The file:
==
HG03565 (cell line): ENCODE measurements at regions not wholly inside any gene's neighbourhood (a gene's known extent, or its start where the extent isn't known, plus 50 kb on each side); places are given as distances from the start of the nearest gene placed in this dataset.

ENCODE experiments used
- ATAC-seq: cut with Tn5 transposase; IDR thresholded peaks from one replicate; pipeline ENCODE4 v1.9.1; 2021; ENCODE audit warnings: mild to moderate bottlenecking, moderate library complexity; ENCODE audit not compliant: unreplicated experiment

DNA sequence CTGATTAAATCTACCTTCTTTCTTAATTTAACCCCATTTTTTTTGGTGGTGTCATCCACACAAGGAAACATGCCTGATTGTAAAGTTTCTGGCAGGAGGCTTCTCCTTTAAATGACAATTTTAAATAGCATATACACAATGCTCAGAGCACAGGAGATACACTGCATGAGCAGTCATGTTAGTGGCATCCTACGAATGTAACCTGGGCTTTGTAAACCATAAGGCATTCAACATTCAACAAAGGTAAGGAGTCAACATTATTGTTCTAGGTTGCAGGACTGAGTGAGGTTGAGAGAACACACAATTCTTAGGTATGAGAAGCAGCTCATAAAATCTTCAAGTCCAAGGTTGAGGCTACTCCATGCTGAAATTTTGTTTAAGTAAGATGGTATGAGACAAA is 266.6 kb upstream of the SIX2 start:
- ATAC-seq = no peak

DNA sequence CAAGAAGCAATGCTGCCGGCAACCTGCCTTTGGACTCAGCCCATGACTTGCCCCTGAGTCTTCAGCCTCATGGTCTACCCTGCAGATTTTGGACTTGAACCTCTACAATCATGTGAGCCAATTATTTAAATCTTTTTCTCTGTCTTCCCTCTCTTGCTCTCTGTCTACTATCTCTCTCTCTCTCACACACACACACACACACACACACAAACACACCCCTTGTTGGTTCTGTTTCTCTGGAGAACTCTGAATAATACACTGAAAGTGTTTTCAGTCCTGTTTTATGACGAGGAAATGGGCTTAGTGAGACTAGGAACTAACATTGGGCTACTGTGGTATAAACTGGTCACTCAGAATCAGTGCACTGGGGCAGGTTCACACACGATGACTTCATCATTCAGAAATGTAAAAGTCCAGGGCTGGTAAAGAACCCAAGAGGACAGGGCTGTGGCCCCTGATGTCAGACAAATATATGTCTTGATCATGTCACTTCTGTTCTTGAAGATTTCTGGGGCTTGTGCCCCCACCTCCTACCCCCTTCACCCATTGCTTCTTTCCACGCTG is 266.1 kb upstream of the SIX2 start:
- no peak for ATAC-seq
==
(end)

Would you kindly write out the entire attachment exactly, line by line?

HG03565 (cell line): ENCODE measurements at regions not wholly inside any gene's neighbourhood (a gene's known extent, or its start where the extent isn't known, plus 50 kb on each side); places are given as distances from the start of the nearest gene placed in this dataset.

ENCODE experiments used
- ATAC-seq: cut with Tn5 transposase; IDR thresholded peaks from one replicate; pipeline ENCODE4 v1.9.1; 2021; ENCODE audit warnings: mild to moderate bottlenecking, moderate library complexity; ENCODE audit not compliant: unreplicated experiment

DNA sequence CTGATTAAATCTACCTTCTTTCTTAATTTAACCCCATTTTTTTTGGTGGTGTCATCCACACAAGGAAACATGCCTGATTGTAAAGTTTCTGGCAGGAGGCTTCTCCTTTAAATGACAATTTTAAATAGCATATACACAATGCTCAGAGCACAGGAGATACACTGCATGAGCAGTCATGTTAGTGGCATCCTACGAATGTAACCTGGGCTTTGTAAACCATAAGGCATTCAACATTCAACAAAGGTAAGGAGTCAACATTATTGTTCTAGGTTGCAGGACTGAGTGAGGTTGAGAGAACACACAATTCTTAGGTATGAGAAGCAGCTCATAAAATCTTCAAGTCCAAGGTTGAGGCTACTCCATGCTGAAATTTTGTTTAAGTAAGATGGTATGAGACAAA is 266.6 kb upstream of the SIX2 start:
- ATAC-seq = no peak

DNA sequence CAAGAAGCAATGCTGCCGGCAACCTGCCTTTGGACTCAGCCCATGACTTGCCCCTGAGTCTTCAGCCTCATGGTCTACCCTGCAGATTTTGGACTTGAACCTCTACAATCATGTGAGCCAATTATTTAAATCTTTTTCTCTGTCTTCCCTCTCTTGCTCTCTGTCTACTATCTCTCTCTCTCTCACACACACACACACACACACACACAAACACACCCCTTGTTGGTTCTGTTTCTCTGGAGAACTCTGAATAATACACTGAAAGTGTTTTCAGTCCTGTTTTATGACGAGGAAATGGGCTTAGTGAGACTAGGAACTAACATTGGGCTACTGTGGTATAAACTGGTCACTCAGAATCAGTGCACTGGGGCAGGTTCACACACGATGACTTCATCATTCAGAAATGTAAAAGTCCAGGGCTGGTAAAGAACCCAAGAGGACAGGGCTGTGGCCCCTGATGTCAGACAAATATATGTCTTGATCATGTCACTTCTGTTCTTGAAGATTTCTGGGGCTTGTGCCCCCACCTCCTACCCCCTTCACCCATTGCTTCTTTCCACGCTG is 266.1 kb upstream of the SIX2 start:
- no peak for ATAC-seq